[0088] Returning to FIG. 6, in the illustrated embodiment, controller 300 monitors the use of slit-lamp microscope 200. Slit-lamp microscope 200 includes a plurality of sensors that provide an indication of a setting, a position, or other characteristic of one or more components of slit-lamp microscope 200. For example, moveable base 208 may support an x-axis sensor 310 and a z-axis sensor 312 which provide an indication of the position of moveable base 208 relative to intermediate base 204. Exemplary sensors include optical sensors, mechanical sensors, electrical sensors, and combinations thereof. In one example, a computer mouse style trackball is received in a pocket in the bottom of moveable base 208. The trackball rolls as moveable base 208 is moved in any one of direction 146, direction 148, direction 150, and direction 152. Sensors 310 and 312 monitor the movement of the trackball and provide an indication of the position of moveable base 208 to controller 300. A y-axis sensor 31 1 provides an indication of the position of illumination system 220 and observation system 222 relative to moveable base 208. In one embodiment, sensor 31 1 monitors a rotation of joystick input 216 which elevates or lowers the illumination system 220 and observation system 222. The internal mechanism of joystick input 216 may be an inclined spiral thread.

[0089] Further, moveable base 208 may support an illumination system rotary sensor 314 and an observation system rotary sensor 316. Illumination system rotary sensor 314 monitors a rotation of illumination system 220 relative to moveable base 208. Observation system rotary sensor 316 monitors a rotation of observation system 222 relative to moveable base 208. Exemplary sensors include optical sensors, mechanical sensors, electrical sensors, and combinations thereof.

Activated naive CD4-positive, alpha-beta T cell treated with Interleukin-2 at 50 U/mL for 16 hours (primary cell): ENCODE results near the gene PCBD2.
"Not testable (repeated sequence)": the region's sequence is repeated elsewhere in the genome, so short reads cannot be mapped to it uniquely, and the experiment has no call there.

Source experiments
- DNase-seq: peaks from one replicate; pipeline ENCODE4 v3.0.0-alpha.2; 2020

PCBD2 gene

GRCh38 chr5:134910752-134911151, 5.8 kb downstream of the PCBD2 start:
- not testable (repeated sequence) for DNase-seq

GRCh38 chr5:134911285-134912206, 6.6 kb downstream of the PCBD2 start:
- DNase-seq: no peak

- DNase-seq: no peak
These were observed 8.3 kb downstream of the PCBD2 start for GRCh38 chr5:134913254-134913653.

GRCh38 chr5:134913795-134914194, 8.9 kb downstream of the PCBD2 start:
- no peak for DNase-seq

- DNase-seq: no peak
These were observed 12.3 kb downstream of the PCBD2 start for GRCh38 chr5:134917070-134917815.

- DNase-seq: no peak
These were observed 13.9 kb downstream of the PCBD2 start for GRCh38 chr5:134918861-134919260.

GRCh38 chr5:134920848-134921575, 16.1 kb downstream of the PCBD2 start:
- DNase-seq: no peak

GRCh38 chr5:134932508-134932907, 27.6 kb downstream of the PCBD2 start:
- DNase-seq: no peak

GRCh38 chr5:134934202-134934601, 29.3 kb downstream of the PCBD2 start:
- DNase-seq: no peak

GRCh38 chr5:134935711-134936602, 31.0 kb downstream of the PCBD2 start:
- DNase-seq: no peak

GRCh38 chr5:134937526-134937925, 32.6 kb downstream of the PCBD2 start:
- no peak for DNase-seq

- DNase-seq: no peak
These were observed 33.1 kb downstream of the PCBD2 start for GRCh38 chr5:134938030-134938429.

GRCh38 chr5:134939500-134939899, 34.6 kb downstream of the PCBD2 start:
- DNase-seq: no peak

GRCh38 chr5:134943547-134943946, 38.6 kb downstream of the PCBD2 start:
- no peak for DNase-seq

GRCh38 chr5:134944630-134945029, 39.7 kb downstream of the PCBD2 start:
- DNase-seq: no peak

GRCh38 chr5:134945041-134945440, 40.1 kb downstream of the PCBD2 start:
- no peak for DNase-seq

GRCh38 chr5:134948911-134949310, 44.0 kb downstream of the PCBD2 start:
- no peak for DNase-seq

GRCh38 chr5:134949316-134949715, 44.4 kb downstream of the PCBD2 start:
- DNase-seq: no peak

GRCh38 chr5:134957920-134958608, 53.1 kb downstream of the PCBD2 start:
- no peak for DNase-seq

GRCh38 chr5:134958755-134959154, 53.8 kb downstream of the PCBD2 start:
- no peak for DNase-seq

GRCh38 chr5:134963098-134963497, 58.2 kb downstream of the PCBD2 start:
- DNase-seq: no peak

[0090] Slit-lamp microscope 200 further includes a slit sensor 318, a filter sensor 320, a diffuse light illumination sensor 321 , and an illumination sensor 322. Slit sensor 318 provides an indication of a slit width setting of slit 230. An exemplary system for monitoring a slit width is disclosed in European Patent Application No. EP2695572, the disclosure of which is expressly incorporated by reference herein. Filter sensor 320 provides an indication of whether a filter is placed in the light beam of illumination system 220. In one embodiment, a filter wheel is provided and an angular position of the filter wheel is monitored. Diffuse light illumination sensor provides an indication of the background illumination power level of a diffuse light source 1 14 (see FIG. 7). Illumination sensor 322 provides an indication of a power intensity of light source 224. Slit-lamp microscope 200 further includes a magnification sensor 330 which provides an indication of a magnification setting of zooming optical system 252 of observation system 222.

[0091] In one embodiment, one or more of moveable base 208, illumination system 220, observation system 222, slit 230, filter 238, light source 224, zooming optical system 252, and other settings of slit-lamp microscope 200 are set through manual inputs. In one embodiment, one or more of moveable base 208, illumination system 220, observation system 222, slit 230, filter 238, light source 224, zooming optical system 252, and other settings of slit-lamp microscope 200 are set by controller 300 controlling motors or other actuators.

[0092] Referring to FIG. 14, controller 300 includes one or more processors 350 configured to execute instructions stored in memory 430 for receiving images from plenoptic camera 130 and sensor information from moveable base 208, illumination system 220, observation system 222, slit 230, filter 238, light source 224, zooming optical system 252. In addition, patient information 354 and examination information 356 may be stored in memory 430.